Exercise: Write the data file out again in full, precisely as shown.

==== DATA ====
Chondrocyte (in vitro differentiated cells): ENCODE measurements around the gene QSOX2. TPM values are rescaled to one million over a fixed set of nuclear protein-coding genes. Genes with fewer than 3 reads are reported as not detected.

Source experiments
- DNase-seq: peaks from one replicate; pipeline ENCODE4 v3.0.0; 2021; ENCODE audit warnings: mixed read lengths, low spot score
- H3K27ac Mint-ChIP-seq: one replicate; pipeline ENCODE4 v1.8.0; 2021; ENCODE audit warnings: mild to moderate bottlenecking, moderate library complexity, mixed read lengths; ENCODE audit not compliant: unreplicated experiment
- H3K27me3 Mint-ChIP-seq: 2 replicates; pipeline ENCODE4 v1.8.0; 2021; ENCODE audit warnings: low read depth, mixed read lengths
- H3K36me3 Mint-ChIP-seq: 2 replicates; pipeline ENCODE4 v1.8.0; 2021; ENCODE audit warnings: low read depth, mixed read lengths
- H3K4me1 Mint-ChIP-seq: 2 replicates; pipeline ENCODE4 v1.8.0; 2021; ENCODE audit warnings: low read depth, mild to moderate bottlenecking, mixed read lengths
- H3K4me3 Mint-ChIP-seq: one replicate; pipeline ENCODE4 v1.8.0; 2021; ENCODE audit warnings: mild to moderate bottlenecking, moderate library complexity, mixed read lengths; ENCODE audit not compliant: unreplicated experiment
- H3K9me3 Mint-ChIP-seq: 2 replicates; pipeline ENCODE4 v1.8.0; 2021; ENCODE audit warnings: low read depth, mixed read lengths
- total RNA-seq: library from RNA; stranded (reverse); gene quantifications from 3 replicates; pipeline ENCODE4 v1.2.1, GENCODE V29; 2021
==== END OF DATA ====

Chondrocyte (in vitro differentiated cells): ENCODE measurements around the gene QSOX2. TPM values are rescaled to one million over a fixed set of nuclear protein-coding genes. Genes with fewer than 3 reads are reported as not detected.

Source experiments
- DNase-seq: peaks from one replicate; pipeline ENCODE4 v3.0.0; 2021; ENCODE audit warnings: mixed read lengths, low spot score
- H3K27ac Mint-ChIP-seq: one replicate; pipeline ENCODE4 v1.8.0; 2021; ENCODE audit warnings: mild to moderate bottlenecking, moderate library complexity, mixed read lengths; ENCODE audit not compliant: unreplicated experiment
- H3K27me3 Mint-ChIP-seq: 2 replicates; pipeline ENCODE4 v1.8.0; 2021; ENCODE audit warnings: low read depth, mixed read lengths
- H3K36me3 Mint-ChIP-seq: 2 replicates; pipeline ENCODE4 v1.8.0; 2021; ENCODE audit warnings: low read depth, mixed read lengths
- H3K4me1 Mint-ChIP-seq: 2 replicates; pipeline ENCODE4 v1.8.0; 2021; ENCODE audit warnings: low read depth, mild to moderate bottlenecking, mixed read lengths
- H3K4me3 Mint-ChIP-seq: one replicate; pipeline ENCODE4 v1.8.0; 2021; ENCODE audit warnings: mild to moderate bottlenecking, moderate library complexity, mixed read lengths; ENCODE audit not compliant: unreplicated experiment
- H3K9me3 Mint-ChIP-seq: 2 replicates; pipeline ENCODE4 v1.8.0; 2021; ENCODE audit warnings: low read depth, mixed read lengths
- total RNA-seq: library from RNA; stranded (reverse); gene quantifications from 3 replicates; pipeline ENCODE4 v1.2.1, GENCODE V29; 2021